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Judges have no place in court of public opinion

Judge Daniel E. RamczykThe California Supreme Court is seeking public comment on a proposal to allow judges to speak out if they are criticized about decisions and are facing re-election or a recall campaign.

Maria Dinzeo, writing for Courthouse News Services on Nov. 10, reported that inaccurate news reporting, ad hominem attacks through social media and a basic lack of understanding about the judicial branch are the reasons for the California Supreme Court’s proposed change to the traditional gag order on judges in pending matters.

Dinzeo mentions the case of Santa Clara Superior Court Judge Aaron Persky, who was recalled by voters for sentencing a convicted rapist to six months in jail, even though it was at the recommendation of the court’s probation department and a legal sentence. If Judge Persky had been allowed to respond to criticism of his sentence, could he have survived the recall election?

Generally, judges may not comment publicly on pending cases, and/or issues of public concern. California’s proposed rule change seems to be designed to “level the playing field” for judges when it involves criticisms of their decisions. And therein lies the problem with this proposal – judges should never set foot on the playing field. Judges should never voluntarily engage in any adversarial process or public controversy.

If a party or attorney is unhappy with a trial judge’s decision and complains in front of the cameras or pens an angry letter to the newspaper, should a judge respond? No. The judge explained his or her decision in the courtroom. The judge’s job is done at that point. A judge should never participate in a party’s attempt to retry the case in the court of public opinion. It serves no legitimate purpose, and it accomplishes nothing. There are no rules in the court of public opinion, just chaos.

If a judge’s decision angers many people who vent on social media, should the judge clarify, modify or otherwise justify his or her decision to the community as a whole? Again, no. The judge’s decision was reached through due process, based upon the evidence and applicable law. The judge must now stand by his or her decision, come what may. The judge’s duty is to uphold the law, not to garner votes or seek public approval.

The real problem with allowing, even encouraging, judges to respond to public criticism is that it debases the judge and the judicial branch. A judge would morph from an impartial tribunal to an advocate or politician, and thus his or her future effectiveness as a fair and impartial member of the judiciary would be significantly diminished.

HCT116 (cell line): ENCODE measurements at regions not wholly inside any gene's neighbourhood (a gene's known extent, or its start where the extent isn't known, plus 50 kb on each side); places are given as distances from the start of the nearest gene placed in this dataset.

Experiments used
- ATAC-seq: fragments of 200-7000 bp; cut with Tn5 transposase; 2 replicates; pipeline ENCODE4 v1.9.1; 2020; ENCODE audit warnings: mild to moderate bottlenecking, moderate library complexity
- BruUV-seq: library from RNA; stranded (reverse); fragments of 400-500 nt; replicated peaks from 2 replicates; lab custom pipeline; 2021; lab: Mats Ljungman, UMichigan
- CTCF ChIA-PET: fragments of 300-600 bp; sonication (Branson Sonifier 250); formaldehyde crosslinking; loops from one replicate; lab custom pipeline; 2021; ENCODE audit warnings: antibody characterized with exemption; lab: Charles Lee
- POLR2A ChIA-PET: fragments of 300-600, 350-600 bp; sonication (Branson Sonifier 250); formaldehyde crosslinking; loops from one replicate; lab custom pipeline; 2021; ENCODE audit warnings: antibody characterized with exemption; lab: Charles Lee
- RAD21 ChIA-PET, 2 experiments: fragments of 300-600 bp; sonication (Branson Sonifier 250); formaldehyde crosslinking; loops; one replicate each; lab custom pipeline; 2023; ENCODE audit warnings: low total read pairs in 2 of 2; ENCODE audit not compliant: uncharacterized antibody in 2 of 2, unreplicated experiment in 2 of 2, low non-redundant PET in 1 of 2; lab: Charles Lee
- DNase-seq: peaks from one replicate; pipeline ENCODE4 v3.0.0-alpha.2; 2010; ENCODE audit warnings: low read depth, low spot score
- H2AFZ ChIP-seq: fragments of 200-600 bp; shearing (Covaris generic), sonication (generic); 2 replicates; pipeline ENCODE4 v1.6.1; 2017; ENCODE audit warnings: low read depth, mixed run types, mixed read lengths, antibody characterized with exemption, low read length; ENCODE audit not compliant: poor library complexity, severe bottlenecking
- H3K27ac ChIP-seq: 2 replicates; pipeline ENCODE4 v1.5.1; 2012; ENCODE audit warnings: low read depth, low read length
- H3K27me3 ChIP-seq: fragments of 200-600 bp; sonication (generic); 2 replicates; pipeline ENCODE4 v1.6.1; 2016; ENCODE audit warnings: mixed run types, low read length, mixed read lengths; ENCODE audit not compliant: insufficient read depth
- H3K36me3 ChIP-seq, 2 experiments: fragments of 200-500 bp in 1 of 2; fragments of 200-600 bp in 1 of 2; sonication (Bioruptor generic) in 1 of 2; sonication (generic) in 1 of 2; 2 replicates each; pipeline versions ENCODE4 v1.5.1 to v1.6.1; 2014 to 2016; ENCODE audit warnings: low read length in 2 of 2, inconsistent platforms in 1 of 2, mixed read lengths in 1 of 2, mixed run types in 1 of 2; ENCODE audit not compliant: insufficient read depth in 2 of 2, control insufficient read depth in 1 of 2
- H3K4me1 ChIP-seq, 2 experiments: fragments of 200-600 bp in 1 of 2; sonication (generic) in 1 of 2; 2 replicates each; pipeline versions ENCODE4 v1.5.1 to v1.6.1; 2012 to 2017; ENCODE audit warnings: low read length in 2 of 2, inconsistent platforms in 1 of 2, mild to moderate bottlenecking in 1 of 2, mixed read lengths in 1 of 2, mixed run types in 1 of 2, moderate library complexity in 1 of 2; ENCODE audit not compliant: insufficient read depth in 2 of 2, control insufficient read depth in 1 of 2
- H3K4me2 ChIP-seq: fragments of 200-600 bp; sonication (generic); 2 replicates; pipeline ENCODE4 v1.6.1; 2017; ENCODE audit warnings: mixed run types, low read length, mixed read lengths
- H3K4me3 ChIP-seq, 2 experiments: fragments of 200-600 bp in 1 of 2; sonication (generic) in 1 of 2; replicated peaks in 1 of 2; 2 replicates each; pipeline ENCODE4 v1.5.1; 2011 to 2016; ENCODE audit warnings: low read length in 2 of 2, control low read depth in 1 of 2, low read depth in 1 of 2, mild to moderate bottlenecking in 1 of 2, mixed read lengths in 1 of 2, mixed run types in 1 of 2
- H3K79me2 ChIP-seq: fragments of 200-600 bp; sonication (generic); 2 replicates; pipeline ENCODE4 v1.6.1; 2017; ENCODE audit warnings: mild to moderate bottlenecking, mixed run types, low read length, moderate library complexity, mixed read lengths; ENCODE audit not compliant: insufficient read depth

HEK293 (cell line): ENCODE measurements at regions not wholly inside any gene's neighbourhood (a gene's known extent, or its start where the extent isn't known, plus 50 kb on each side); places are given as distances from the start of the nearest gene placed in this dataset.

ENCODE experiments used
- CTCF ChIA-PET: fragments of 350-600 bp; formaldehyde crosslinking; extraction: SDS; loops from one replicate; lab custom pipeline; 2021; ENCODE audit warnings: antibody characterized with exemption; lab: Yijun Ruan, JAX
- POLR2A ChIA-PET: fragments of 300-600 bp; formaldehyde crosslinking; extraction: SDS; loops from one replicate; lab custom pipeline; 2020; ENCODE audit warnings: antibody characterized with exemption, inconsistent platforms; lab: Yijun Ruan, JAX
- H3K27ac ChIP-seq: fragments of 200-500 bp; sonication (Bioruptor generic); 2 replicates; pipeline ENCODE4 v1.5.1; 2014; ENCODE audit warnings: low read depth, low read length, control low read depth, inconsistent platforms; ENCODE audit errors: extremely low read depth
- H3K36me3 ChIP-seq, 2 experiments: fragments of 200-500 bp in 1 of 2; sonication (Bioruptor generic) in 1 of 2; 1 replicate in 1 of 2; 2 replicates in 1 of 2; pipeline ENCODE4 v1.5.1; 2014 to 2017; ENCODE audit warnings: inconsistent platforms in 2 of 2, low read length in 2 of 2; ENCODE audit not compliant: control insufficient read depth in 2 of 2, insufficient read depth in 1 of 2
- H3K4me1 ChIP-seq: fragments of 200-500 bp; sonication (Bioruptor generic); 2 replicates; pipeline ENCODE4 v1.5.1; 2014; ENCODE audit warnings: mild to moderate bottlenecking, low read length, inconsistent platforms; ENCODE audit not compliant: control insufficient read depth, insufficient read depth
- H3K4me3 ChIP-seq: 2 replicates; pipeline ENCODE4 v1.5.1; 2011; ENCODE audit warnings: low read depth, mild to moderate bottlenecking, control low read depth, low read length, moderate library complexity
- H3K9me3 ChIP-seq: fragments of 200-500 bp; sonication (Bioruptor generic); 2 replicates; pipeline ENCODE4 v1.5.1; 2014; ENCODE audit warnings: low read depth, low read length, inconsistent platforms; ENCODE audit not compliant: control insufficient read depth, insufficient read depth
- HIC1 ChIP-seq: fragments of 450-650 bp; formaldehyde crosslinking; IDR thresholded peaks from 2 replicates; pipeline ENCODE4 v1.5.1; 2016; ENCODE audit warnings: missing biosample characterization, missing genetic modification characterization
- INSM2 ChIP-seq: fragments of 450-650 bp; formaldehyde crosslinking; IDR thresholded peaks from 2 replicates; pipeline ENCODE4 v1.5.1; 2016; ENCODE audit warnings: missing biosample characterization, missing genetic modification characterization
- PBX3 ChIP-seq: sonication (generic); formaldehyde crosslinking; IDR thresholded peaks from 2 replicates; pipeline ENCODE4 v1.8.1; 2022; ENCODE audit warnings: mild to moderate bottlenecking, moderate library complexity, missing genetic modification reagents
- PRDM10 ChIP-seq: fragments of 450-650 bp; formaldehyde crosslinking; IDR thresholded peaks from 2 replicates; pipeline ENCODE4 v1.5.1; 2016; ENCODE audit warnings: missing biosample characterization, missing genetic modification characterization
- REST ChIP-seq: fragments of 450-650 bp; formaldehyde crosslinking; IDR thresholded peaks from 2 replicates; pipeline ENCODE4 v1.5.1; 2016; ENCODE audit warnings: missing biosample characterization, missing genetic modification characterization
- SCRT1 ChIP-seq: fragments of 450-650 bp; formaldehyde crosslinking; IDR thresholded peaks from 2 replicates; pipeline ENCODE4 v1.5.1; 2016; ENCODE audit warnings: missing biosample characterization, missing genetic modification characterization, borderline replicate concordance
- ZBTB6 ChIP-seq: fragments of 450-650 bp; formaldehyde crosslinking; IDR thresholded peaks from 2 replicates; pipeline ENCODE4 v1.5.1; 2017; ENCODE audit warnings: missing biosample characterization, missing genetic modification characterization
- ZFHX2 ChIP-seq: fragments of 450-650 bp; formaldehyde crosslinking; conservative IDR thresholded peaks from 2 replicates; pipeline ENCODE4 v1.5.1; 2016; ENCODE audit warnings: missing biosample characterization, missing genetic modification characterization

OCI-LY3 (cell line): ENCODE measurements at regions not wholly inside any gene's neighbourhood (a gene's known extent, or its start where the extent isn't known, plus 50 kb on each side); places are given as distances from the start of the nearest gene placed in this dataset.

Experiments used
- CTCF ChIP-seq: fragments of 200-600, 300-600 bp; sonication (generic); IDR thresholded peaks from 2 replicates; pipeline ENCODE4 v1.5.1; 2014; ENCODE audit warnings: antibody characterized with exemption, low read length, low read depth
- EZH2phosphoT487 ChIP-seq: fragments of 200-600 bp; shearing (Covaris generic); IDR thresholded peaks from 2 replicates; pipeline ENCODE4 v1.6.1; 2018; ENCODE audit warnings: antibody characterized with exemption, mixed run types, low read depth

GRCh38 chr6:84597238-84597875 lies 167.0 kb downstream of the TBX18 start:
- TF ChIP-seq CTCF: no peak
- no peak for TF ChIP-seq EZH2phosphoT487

And I am not sure that a rule change like the one the California Supreme Court is considering is even necessary. Most courts have spokespersons who can contact the media when inaccurate, confusing or incomplete information has been released to the public. These media liaisons can provide clarification, and seek corrections and/or retractions, if appropriate. No direct involvement by judges is necessary.

I respect the California Supreme Court’s good intentions in looking for a way to protect its judges from inaccurate, dishonest and/or misleading attacks which are so typical now on the information superhighway. Nevertheless, permitting judges to abandon their impartiality and become part of the adversarial process is not the answer.

There are two courts in this country. The first is the court of law, which operates according to constitutional principles, laws and rules of evidence and procedure. The other court is the court of public opinion, which operates in chaos, drama, hysteria, sensationalism and hearsay and innuendo. As a duly sworn and elected judge, I carry out my duties in the court of law, and I cannot and should not participate in the court of public opinion.

I wish everyone a safe, warm and happy holiday season and a banner 2020!

Judge Daniel Ramczyk is a judge of the Second Judicial District Court. Opinions expressed here are solely those of the judge individually and not those of the court.

 

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